Transplanting Plant Suckers A How To

This post is about Transplanting Plant Suckers. We describe what a sucker is, the difference between a sucker and rooted cuttings and how to transplant suckers.


I have a number of elderberry plants at my Pasadena, MD homestead.  There is one in particular that not only has loads of fruits, but also has loads of suckers every year.

Transplanting Plant Suckers

Transplanting Plant Suckers

What’s a Sucker?

A sucker in plant terms is a new plant that pops up from the roots of the existing plant.  Sometimes this is caused by a damaged root.  Other times it is just one of the ways a plant propagates.  That is the case for elderberries.  All of my elderberries propagate via suckers, but the Adam’s elderberry has a lot of suckers.

Rooted Cutting

Suckers are not rooted cuttings.  A rooted cutting is when you cut softwood, semi-softwood, or hardwood branches off of the plant and then put it in the ground.  If that cutting produces roots and begins to grow, it is called a rooted cutting.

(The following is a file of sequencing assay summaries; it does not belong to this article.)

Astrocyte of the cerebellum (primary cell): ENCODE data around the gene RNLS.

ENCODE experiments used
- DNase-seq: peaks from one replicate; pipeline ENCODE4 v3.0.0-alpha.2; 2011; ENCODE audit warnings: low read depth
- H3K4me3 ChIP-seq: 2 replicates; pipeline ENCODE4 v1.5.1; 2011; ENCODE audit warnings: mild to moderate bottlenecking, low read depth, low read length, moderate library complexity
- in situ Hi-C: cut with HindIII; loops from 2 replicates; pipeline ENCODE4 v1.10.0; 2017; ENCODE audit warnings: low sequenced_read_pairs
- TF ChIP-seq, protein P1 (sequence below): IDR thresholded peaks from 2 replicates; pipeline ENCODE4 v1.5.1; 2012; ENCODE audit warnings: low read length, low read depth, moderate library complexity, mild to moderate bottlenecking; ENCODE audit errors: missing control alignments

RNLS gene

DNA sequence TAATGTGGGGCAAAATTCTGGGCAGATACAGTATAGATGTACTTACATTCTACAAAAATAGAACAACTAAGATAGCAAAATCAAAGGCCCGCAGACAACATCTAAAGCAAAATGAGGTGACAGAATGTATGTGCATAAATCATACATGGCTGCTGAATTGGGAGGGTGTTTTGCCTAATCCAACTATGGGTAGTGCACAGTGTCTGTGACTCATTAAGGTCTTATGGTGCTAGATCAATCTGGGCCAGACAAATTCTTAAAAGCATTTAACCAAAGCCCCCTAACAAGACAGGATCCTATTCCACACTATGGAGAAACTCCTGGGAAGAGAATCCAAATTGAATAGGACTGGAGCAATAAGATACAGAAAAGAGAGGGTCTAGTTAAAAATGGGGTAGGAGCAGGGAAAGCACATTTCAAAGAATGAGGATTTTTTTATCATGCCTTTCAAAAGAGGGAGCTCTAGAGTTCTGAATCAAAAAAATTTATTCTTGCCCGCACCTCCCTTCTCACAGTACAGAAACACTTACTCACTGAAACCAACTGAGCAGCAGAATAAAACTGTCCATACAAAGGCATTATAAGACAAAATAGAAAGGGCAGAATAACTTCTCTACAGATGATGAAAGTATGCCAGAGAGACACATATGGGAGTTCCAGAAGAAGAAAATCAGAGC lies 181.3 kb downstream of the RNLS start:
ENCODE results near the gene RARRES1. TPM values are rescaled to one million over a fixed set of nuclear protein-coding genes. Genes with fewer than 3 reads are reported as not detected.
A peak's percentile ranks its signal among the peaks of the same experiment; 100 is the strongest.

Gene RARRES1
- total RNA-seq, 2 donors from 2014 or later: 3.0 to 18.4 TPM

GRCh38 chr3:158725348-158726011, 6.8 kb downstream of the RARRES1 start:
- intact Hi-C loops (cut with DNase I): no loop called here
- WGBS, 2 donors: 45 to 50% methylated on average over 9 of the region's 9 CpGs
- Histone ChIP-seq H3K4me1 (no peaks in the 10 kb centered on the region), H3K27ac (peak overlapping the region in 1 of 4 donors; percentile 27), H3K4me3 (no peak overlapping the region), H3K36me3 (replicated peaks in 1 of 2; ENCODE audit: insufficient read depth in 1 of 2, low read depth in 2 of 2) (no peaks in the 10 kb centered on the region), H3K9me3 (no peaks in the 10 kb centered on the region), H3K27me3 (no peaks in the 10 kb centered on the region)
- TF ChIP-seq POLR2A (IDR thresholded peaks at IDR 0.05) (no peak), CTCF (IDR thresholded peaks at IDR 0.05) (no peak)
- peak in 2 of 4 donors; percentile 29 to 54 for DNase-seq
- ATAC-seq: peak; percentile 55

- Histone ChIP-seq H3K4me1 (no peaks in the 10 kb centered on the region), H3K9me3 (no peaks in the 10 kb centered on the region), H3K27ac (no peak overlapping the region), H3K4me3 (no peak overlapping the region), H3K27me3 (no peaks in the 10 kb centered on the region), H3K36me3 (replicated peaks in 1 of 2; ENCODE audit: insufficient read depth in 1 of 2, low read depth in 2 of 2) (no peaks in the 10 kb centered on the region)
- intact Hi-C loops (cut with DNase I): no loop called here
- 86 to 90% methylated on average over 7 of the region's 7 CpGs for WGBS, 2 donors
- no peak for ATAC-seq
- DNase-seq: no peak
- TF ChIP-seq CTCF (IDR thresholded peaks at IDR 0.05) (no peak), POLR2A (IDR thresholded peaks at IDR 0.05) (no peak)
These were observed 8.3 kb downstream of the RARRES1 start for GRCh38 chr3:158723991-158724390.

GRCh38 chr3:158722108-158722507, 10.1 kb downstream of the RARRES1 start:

Transplanting Plant Suckers

When transplanting plant suckers, you want enough of the root to keep the plant alive, but not so much of the root that you harm the original plant or that the root is so big that it is cumbersome to work with.  I try to get the root system without disturbing much of the soil around the roots that I’m taking the sucker from.

Transplanting Plant Suckers

Trim the Top

You will also want to trim off some of the plant canopy.  I usually try to get about five to six inches of roots and only have about five to six inches of branches with leaves.  By trimming off some of the canopy it helps prevent shocking the plant and allows it to build a strong root system of its own.

Selling Suckers

I will be selling plant suckers on Great Escape Nursery.  I will make sure to differentiate between rooted cuttings and suckers, so keep an eye out for each in the spring.

Transplanting Plant Suckers

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